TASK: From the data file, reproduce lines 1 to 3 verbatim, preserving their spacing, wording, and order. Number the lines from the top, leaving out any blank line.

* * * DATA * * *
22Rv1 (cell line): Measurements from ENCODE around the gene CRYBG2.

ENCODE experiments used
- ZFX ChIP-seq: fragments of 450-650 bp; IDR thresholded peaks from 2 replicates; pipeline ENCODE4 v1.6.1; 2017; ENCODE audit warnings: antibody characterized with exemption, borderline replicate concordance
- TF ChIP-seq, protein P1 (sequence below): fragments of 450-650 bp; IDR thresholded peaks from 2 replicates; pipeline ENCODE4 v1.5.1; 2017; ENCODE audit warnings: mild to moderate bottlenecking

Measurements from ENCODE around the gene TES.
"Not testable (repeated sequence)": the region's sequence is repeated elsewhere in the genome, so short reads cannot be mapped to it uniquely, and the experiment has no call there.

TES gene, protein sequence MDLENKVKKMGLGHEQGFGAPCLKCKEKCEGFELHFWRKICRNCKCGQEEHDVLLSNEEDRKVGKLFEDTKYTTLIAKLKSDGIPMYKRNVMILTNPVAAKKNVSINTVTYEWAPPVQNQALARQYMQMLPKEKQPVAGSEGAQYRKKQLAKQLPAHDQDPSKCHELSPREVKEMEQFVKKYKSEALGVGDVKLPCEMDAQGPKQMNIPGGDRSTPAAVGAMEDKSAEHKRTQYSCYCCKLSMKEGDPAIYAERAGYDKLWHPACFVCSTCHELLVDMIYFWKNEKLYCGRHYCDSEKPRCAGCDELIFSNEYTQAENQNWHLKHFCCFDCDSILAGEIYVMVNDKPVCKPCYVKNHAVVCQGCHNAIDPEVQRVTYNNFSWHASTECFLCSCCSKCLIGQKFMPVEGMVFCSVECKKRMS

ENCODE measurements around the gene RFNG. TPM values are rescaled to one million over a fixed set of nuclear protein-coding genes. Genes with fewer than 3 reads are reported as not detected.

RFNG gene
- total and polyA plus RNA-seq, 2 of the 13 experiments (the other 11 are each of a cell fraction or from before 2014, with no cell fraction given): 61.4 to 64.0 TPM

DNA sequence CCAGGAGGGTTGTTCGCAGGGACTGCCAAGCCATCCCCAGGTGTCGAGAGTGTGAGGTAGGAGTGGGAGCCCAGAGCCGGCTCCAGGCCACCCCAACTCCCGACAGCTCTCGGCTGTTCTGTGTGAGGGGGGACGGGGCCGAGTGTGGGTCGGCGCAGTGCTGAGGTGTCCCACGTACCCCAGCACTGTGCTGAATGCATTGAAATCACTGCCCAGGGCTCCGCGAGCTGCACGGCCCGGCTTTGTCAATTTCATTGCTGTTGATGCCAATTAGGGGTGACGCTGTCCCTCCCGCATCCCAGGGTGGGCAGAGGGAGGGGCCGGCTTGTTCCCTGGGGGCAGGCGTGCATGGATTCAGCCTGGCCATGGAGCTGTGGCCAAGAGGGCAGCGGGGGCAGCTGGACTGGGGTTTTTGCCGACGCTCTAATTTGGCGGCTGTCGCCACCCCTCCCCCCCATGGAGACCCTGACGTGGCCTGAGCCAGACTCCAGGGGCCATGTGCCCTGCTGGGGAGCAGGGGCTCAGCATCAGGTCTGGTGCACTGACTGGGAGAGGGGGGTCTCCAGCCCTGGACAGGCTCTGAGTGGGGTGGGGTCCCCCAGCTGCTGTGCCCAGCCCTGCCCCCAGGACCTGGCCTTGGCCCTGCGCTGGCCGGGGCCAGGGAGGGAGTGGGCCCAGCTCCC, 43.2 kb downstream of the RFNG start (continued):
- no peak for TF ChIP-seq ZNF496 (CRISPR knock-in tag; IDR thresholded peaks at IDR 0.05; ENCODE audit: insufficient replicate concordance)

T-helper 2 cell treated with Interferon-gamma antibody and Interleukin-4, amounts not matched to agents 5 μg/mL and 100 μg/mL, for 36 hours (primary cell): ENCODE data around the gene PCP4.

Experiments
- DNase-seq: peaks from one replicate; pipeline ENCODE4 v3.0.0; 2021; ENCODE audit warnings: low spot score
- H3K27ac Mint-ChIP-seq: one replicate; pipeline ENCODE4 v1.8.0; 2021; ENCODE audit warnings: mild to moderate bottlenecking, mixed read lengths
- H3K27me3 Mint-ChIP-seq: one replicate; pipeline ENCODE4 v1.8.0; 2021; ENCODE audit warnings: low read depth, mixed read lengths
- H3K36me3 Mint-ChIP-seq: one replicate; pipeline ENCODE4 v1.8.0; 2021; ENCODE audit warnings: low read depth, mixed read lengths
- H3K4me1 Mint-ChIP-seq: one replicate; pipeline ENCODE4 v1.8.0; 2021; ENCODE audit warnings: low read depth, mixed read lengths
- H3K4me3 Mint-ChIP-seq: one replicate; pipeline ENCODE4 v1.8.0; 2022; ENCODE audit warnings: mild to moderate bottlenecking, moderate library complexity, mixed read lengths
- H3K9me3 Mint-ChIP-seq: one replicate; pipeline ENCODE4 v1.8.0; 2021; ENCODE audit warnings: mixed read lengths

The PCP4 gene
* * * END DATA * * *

22Rv1 (cell line): Measurements from ENCODE around the gene CRYBG2.

ENCODE experiments used
- ZFX ChIP-seq: fragments of 450-650 bp; IDR thresholded peaks from 2 replicates; pipeline ENCODE4 v1.6.1; 2017; ENCODE audit warnings: antibody characterized with exemption, borderline replicate concordance